The Story of Pillow Road
Pillow Road Vineyard
Pillow Road is located in Sebastopol's historic Gold Ridge District, an area first regarded for renowned botanist Luther Burbank's successes in growing more than 800 varieties of fruits, flowers and vegetables. Our vineyard today pays homage to an era when the Russian River Valley was filled with flourishing apple orchards, endless country roads and small family farms, genteel country refinement and time-honored traditions.

Proprietors Pat and Anne Stotesbery, creators of Ladera Vineyards in Napa Valley, soon became interested in the finesse of California Pinot Noir. In March of 2006, after scouting multiple vineyard sites, Pat and Anne visited the Pillow Road location, a small Pinot Noir vineyard lined with old Gravenstein apple orchards. Immediately taken back to their roots, Pat and Anne knew that the area would perfectly complement their family farming traditions and trusted that the Pillow Road story would be a true tribute to one of California's most celebrated agricultural areas.

The Pillow Road Vineyard is located just west of the town of Sebastopol on the southern edge of the Russian River Valley. It consists of 11 acres of which 9 acres are planted to vines; 7 acres to Pinot Noir and 2 acres to Chardonnay. For premium fruit, and to reflect the true finesse of California Pinot Noir, the vineyards include clones 4, 777, Swan and Calera.

Situated only 15 miles from the coast, the Russian River Valley's calm foggy mornings, clear afternoons and cool breezy nights provide an idyllic climate for growing Pinot Noir. Pillow Road's vineyards are nourished by the rich Gold Ridge sandy loam soils. The sand allows the soils to drain quickly during a wet spring, while the loam holds on to a marginal amount of water to self-irrigate the vines throughout the growing season, without either over-invigorating or stressing the vines.
Our Wine
After years of tackling Napa Valley's rugged mountain fruit, Proprietors Pat and Anne Stotesbery, who are also the creators of Ladera Vineyards on Howell Mountain in Napa Valley, soon became interested in the finesse of California Pinot Noir.

In March of 2006, after scouting multiple vineyard sites, Pat and Anne visited the Pillow Rd location, a small Pinot Noir vineyard lined with old Gravenstein apple orchards. Immediately taken back to their roots, Pat and Anne knew that the area would perfectly complement their family farming traditions and trust that the Pillow Road story is a true tribute to one of California's most celebrated agricultural areas.
Lone Canyon
Look northeast from the town of St Helena, and you’ll see the west facing slopes of Howell Mountain rising high above the Napa Valley floor along the eastern side of the Silverado Trail. Howell Mountain vineyard sits across the broad summit of a ridge of that mountain, and in spite of altitudes ranging from 1,600 to 1,800 feet, the terrain is rolling and gentle.

It’s a scene that looks remarkably peaceful for a mountain with a volcanic past. The volcanic soils are evident, however, in the deep red color of the soil that is part of the magic of Howell Mountain. The valley fog doesn’t reach these elevations, but in spite of full days of sunlight, high temperatures at this altitude are cooler than those at the valley floor. While fruit development lags behind the valley floor in the early part of the year, we catch up in ripeness later in the year when we are bathed in sunlight and the valley floor is still covered in Pacific fog.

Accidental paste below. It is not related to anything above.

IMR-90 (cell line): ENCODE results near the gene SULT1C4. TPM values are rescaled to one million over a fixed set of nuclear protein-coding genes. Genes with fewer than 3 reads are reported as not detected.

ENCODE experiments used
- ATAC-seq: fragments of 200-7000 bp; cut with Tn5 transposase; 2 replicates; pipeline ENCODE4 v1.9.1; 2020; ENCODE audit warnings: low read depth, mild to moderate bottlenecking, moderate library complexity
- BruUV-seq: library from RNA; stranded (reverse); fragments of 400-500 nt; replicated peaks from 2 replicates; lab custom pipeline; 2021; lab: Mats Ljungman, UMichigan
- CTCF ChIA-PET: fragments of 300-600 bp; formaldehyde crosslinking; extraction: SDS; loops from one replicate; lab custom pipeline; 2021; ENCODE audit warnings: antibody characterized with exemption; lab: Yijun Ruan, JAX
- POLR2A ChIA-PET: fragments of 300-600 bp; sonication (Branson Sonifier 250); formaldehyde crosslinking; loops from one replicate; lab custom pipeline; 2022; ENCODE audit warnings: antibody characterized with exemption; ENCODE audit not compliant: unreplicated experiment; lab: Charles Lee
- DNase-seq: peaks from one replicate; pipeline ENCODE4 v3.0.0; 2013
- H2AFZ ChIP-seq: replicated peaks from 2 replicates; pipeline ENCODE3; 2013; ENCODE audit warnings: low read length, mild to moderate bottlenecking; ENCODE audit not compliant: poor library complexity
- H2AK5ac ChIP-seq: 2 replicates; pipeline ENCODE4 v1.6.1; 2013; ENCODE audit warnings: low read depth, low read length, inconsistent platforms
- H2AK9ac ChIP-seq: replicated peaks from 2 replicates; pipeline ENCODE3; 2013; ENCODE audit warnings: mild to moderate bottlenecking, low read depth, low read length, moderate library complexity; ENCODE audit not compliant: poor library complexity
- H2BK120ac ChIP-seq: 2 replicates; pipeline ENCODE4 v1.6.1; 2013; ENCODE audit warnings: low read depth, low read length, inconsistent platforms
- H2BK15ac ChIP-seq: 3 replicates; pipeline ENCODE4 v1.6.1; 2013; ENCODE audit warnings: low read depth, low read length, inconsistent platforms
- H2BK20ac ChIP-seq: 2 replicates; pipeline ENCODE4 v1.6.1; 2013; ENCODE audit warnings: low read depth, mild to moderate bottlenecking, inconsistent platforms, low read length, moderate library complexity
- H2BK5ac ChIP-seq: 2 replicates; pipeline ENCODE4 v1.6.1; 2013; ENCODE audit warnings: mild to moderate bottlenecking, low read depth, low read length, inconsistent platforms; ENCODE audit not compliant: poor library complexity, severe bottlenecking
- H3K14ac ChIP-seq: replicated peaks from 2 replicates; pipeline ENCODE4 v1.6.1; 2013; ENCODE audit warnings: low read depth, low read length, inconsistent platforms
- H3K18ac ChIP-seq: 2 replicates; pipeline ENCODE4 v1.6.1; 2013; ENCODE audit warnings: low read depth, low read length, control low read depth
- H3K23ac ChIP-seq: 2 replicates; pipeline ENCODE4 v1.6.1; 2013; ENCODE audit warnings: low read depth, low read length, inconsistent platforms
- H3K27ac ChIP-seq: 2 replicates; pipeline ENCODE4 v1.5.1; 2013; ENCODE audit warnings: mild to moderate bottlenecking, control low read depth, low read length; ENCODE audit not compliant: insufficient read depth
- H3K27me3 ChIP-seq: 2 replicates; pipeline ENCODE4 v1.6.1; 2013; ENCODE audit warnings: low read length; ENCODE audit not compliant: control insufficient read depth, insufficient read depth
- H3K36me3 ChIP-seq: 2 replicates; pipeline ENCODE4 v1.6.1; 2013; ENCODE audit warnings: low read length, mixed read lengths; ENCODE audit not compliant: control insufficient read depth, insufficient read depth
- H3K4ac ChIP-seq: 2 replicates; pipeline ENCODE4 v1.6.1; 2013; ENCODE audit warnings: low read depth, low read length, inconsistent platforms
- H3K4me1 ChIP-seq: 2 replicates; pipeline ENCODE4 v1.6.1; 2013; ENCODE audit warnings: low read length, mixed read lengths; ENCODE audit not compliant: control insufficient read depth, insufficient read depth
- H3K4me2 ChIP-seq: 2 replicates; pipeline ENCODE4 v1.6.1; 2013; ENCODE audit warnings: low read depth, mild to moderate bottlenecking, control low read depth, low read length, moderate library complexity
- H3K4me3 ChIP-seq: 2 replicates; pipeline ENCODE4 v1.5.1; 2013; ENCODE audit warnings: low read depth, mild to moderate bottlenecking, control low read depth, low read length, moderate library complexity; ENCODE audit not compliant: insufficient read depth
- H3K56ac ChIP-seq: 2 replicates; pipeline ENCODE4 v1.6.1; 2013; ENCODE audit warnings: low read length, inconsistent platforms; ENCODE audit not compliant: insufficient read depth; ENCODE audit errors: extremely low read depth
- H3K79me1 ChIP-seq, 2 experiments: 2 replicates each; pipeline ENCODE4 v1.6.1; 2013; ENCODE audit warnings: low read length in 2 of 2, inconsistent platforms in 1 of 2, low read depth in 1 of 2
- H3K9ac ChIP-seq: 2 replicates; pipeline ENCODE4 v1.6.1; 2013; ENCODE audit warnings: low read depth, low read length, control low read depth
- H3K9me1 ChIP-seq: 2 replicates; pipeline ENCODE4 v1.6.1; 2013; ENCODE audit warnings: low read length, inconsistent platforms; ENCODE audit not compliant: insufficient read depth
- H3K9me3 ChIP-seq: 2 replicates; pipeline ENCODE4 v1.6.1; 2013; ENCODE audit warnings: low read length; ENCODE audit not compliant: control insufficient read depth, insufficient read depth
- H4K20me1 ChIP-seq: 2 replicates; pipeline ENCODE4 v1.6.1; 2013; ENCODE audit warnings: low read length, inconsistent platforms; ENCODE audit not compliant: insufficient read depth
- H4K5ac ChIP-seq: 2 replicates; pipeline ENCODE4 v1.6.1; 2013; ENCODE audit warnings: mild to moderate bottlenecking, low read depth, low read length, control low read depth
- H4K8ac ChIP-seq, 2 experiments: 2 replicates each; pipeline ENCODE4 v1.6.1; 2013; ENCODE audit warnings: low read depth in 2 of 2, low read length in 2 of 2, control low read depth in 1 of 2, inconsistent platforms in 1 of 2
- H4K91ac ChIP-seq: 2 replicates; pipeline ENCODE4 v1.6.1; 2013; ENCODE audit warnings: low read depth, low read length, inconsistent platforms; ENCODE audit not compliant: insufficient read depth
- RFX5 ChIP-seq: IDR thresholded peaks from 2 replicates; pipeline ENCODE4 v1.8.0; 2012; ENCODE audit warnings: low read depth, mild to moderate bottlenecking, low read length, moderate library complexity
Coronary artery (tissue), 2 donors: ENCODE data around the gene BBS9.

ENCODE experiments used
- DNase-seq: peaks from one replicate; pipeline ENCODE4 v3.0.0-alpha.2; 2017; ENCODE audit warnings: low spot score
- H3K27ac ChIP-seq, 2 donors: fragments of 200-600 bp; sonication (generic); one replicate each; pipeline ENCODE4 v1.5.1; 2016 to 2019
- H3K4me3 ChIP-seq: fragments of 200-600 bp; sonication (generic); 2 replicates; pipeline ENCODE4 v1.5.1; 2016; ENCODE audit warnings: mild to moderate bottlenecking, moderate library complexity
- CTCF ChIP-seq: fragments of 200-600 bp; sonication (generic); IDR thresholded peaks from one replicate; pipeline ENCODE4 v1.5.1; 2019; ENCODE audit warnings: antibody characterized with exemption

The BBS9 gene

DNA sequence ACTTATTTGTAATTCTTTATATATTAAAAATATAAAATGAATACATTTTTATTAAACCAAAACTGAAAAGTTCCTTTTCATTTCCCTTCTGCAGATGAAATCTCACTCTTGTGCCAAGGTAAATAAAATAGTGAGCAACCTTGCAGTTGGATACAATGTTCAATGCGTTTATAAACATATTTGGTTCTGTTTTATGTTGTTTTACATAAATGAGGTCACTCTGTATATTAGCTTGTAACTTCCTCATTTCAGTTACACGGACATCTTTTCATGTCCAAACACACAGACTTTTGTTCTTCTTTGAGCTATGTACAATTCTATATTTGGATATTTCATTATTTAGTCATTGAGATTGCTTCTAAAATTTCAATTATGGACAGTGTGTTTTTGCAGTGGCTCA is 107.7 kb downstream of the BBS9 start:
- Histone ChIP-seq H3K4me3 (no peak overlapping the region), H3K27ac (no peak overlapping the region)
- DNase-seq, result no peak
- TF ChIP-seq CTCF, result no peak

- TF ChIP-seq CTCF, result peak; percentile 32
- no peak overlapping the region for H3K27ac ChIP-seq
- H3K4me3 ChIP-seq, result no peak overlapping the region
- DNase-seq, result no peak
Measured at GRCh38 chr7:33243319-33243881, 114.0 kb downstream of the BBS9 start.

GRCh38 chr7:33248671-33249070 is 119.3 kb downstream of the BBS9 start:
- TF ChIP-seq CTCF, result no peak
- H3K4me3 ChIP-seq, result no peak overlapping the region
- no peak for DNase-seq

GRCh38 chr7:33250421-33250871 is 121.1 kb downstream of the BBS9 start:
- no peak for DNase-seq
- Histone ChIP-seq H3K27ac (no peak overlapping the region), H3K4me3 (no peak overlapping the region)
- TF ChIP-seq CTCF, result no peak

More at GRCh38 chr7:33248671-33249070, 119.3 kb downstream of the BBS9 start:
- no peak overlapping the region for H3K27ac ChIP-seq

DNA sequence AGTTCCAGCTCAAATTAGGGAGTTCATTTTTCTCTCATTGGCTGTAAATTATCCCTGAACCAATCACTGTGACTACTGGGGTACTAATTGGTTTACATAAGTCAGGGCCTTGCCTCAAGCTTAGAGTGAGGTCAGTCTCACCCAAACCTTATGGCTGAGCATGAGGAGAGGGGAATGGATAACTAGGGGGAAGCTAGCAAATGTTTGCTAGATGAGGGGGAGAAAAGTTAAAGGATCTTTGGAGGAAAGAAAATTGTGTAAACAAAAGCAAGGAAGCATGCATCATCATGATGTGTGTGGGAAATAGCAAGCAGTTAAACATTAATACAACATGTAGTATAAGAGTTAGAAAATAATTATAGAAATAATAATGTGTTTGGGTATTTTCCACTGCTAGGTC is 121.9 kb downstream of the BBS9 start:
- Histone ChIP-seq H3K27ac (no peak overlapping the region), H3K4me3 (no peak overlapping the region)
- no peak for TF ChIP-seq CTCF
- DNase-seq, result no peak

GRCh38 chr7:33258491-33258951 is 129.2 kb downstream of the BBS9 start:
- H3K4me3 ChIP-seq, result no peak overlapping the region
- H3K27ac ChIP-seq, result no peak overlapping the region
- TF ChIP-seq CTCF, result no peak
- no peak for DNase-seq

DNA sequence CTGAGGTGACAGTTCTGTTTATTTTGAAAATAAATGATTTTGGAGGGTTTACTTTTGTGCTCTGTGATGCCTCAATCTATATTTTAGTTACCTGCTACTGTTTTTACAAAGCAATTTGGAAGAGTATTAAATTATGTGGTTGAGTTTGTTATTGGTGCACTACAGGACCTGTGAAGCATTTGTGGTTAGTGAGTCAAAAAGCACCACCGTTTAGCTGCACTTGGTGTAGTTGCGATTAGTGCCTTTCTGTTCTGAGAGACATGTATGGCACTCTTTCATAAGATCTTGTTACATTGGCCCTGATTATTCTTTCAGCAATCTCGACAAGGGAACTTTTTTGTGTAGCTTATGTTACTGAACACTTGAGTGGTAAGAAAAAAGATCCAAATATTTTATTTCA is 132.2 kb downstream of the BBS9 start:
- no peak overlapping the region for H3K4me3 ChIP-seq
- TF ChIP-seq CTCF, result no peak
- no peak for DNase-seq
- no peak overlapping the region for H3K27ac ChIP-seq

In 1982 Howell Mountain was officially designated as California’s first sub-appellation within Napa Valley. By that time, it had been recognized as a unique site for prized and prestigious vineyards for over a century.
Howell Mountain
The thirty-inch-thick stone walls of the Brun & Chaix Winery were built under the direction of Italian stonemason Frank Giugni by Chinese workers who had originally been brought to California to cut the right-of-way for the railways through the solid granite of the Sierra Nevada Mountains. The stone used in the winery came from a quarry near Angwin Creek on Howell Mountain.

Since each floor had its own ground level entrance, grapes could be brought by wagon to the top level for crushing, allowed to flow by gravity to the middle level for fermenting, then to the bottom floor for barrel storage. They saved not only the costs of pumps, they saved their wine from the damage pumping can cause. When crushed fruit is pumped, grapes and stems can be broken and undesirable tannins released into the juice and resulting wine. After fermentation, gravity-flow introduces less air and is more effective at separating the solids from the clear wine.

When we bought the property in 2000, we were determined to preserve not only the craftsmanship of the stonemasons, but the intention of the winemakers. The old stone winery, though listed in the official book Ghost Wineries of the Napa Valley, is no ghost. It is one of very few such structures that not only has been restored, but returned to its former glory as a gravity flow winery.

We have built new technologies into the winery renovation as well. The size and configuration of the tanks is also very diverse— from small open-top fermentors, using a punch down device, to medium size closed-top tanks, which utilize traditional pumpovers.

All our wines are aged for about 2 years in French oak barrels tucked safely in our underground caves, where they are racked by gravity as often as taste determines. Our renovation includes almost 18,000 square feet of caves dug into the rock, connecting to two portals (one built in 1886) on the bottom floor of the winery.

Tours of our historic winery are available by appointment.